The Cleveland Ukrainian Museum-Archives: Its Role as a Cultural Ambassador

By Teena Jennings-Rentenaar and Aniza Kraus.

Published by The International Journal of the Inclusive Museum

Format Price
Article: Print $US10.00
Article: Electronic $US5.00

Ukrainians have a history of emigration to North America beginning in the early 1800’s. One of the communities that welcomed them was Tremont, located in south central Cleveland, Ohio in the United States and home to many other ethnic/cultural groups. This area, quickly becoming a Ukrainian enclave, with churches, schools and social clubs, is identifiable by its now historically significant architecture. As the Ukrainian population prospered, they moved away and Tremont became a nexus for other ethnic and newly arriving groups. Today, for example, various Hispanic cultures use Tremont as their entry point into the North American way of life. What stayed behind in this area was the Cleveland Ukrainian Museum-Archives (UMA). A recent and comprehensive donation of Ukrainian artifacts, including 450+textiles, has prompted, with the help of a major Ohio Humanities Council grant, the undertaking of a project to showcase these textiles, which include examples of early pre-Russian occupation textiles. The textiles are astounding in their colorful display of motifs, rendered in complicated weaving and embroidery techniques. They represent the households and dress of the individual villages and their citizens throughout Ukraine. Many of the techniques used in creating these textiles are no longer familiar to the North American Ukrainian population, who are anxious to restore, if not the actual skills, at least a familiarity with the various techniques. With the museum situated where it is, this project promised to serve the North American Ukrainian diaspora as well as the other ethnic groups of the neighborhood, resulting in an interesting cross-linking of ethnic information- gathering, interest and respect. In this way, this museum serves as the keeper as well as the proud disseminator of culturally significant information while, at the same time, operating as an ambassador among other equally proud cultural groups.

Keywords: Cross-Cultural Museum Role, Ethnic Textiles, Ukrainian Diaspora

International Journal of the Inclusive Museum, Volume 4, Issue 3, pp.1-10. Article: Print (Spiral Bound). Article: Electronic (PDF File; 896.571KB).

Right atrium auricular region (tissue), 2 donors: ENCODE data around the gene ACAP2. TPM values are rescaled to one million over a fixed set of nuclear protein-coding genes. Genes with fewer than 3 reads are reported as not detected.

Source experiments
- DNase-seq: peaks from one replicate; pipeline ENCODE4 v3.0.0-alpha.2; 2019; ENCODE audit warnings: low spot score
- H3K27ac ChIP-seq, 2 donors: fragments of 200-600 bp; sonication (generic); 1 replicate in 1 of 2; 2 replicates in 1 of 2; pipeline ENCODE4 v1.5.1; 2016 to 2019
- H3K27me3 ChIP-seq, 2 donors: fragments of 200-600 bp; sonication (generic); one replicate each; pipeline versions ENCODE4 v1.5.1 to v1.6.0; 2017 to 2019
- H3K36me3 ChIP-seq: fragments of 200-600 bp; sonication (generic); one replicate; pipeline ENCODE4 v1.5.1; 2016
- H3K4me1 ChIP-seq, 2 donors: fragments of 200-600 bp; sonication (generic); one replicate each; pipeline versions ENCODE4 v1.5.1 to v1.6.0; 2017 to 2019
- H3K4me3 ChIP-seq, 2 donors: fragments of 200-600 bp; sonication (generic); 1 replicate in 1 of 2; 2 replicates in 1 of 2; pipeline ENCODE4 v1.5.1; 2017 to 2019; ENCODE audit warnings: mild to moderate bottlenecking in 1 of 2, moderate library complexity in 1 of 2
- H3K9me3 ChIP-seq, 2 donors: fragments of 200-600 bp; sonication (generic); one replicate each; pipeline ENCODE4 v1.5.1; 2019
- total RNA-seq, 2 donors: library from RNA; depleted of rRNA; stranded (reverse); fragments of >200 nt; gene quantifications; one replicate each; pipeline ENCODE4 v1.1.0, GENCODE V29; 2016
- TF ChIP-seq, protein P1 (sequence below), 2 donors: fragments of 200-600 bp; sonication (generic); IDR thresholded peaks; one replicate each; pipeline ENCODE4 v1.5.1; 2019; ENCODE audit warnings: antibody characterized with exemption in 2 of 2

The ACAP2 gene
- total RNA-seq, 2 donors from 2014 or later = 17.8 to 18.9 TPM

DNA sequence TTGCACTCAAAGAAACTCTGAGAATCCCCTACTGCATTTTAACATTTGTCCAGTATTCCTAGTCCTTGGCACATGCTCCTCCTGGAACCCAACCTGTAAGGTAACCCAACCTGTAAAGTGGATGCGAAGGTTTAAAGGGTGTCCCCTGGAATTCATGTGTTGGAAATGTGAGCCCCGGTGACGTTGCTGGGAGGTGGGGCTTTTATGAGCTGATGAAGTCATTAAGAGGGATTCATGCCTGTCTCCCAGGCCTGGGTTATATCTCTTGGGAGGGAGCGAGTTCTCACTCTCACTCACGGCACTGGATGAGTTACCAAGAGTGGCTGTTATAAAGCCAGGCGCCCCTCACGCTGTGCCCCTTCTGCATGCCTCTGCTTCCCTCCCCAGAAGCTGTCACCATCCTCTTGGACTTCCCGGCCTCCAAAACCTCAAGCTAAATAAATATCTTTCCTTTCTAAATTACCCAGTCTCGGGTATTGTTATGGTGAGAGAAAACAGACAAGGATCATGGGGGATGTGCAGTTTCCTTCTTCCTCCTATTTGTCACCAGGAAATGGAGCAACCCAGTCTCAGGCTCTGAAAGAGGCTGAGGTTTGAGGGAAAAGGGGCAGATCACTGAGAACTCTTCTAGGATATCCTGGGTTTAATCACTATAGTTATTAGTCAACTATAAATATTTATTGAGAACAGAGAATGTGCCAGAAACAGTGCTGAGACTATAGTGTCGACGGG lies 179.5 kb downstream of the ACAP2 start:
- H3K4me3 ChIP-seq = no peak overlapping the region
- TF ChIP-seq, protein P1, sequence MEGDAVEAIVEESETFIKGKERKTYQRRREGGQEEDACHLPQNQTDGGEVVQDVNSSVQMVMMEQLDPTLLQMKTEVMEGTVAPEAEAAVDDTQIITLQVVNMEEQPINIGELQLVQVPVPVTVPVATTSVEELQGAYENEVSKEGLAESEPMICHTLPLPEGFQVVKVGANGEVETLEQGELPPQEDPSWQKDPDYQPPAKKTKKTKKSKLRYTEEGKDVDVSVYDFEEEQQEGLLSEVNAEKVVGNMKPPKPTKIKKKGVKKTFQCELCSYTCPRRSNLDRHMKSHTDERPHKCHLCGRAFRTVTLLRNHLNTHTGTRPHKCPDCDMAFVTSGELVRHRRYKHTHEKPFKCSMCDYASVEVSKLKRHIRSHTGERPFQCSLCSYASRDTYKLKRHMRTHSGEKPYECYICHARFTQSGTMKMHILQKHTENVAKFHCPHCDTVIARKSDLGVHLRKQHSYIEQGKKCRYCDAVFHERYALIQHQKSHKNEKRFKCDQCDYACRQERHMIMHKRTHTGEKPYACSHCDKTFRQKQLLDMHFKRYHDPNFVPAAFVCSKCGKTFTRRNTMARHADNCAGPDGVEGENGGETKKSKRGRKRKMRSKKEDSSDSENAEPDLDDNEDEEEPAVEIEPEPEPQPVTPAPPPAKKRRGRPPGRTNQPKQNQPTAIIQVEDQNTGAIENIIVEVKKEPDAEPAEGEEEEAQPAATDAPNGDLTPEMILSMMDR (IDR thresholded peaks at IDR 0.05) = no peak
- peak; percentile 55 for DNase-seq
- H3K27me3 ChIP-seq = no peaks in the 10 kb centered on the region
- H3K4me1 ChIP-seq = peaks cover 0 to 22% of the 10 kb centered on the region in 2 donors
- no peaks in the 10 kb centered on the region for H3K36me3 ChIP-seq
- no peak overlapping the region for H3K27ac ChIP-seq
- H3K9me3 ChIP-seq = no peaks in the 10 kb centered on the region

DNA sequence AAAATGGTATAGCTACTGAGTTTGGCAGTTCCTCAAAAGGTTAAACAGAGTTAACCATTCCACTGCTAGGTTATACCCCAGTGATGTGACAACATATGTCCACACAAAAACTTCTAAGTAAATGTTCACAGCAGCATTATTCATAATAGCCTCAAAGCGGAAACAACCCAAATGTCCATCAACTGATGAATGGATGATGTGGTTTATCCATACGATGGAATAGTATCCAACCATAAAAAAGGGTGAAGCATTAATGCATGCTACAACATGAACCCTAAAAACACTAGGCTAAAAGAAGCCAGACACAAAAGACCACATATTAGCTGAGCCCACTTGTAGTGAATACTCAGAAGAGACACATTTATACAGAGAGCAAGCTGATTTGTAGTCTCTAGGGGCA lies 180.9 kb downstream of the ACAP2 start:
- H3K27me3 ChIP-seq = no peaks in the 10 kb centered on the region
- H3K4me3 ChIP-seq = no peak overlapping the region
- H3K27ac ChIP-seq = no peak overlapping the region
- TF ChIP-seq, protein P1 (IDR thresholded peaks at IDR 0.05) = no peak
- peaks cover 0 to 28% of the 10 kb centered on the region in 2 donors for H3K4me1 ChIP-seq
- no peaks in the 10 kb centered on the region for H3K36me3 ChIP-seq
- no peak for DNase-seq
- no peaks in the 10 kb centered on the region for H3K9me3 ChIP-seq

Dr. Teena Jennings-Rentenaar

Associate Professor, School of Family and Consumer Sciences, College of Health Sciences and Human Services, The University of Akron, Granville, OH, USA

Teena has been a faculty member at The University of Akron since 2001, teaching courses in textile science. She received a M.Sc. in Textile Science and Textile Conservation from the University of Alberta in Edmonton, Canada as well as a Ph. D. in Textile Science and Material Culture Studies from The Ohio State University. This background leaves her perfectly poised to utilize museum collections for studying textile techniques no longer being practiced. This is particularly relevant for textile makers in the developing world as they coordinate themselves into co-operatives and focus on income generation using traditional art/craft methods. Using the evidence available from collected artifacts as reference points, maintaining a community’s design aesthetic despite economic pressures to change becomes possible.

Aniza Kraus

Curator, Cleveland Ukrainian Museum-Archives, OH, USA

Aniza has considerable experience in collections management and conservation. She received her M.A. in Art History from Case Western Reserve University and BFA in Photography from the University of Cincinnati. Aniza produces four to six exhibits annually while managing the volunteer and college internship program. She received a major grant from the Ohio Humanities Council to promote the textiles from the enormous collection of Ukrainian folk art donated by the Hnatiuk family. She established a comprehensive conservation program at the UMA and continues her research, while collaborating with area scholars and researchers.

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